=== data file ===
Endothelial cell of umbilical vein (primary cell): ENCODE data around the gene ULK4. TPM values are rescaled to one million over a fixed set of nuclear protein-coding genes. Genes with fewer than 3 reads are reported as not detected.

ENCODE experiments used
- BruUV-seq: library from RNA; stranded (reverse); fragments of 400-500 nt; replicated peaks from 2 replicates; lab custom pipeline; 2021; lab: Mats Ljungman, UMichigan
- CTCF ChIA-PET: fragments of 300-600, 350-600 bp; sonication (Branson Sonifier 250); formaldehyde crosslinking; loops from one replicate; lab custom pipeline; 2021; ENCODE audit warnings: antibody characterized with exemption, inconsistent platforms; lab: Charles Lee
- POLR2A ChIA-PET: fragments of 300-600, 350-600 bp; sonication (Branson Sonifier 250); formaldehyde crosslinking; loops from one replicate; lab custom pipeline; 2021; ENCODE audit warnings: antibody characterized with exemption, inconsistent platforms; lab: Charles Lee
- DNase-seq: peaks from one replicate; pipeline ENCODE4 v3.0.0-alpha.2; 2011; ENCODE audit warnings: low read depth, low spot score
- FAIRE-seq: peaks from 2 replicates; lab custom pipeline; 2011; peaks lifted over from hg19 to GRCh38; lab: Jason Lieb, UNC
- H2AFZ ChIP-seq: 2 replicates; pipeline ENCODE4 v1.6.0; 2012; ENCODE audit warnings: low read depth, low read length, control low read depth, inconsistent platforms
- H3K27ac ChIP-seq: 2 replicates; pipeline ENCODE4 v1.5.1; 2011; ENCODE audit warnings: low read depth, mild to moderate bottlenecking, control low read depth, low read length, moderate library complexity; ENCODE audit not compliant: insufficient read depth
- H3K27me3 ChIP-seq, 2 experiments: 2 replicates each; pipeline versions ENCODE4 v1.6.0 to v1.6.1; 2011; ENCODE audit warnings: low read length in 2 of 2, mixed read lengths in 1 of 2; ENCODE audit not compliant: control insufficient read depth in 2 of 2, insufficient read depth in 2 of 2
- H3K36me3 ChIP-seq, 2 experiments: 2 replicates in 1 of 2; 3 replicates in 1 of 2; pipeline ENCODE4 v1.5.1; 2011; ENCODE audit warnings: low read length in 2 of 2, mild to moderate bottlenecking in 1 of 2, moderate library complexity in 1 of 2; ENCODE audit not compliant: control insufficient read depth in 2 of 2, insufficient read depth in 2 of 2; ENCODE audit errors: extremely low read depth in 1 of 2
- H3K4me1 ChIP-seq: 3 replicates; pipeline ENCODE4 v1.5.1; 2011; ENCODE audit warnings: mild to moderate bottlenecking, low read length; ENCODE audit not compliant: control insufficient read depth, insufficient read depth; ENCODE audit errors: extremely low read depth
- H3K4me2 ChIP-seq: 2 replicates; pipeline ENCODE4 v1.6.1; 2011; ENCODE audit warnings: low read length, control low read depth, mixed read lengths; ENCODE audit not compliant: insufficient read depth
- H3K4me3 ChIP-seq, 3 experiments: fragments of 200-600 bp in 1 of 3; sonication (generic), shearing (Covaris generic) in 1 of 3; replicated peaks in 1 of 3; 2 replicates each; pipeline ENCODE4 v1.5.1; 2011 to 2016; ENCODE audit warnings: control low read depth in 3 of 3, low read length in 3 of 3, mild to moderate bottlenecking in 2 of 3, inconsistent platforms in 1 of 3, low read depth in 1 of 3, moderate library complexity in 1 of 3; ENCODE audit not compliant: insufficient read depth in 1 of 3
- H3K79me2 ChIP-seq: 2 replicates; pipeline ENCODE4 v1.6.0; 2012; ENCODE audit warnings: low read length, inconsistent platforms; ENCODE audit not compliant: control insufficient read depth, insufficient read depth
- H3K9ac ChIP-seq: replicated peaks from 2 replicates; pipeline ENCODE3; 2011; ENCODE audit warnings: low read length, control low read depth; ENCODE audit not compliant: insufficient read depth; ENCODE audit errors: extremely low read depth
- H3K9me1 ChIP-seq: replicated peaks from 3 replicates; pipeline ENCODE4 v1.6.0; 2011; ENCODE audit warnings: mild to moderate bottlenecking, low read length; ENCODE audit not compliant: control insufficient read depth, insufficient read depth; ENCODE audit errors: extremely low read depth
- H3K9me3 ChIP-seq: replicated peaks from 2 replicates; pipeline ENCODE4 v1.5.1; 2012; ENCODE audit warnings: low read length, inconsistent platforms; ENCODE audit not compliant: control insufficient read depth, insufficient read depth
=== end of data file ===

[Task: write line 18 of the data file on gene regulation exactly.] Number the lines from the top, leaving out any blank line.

- H3K9me3 ChIP-seq: replicated peaks from 2 replicates; pipeline ENCODE4 v1.5.1; 2012; ENCODE audit warnings: low read length, inconsistent platforms; ENCODE audit not compliant: control insufficient read depth, insufficient read depth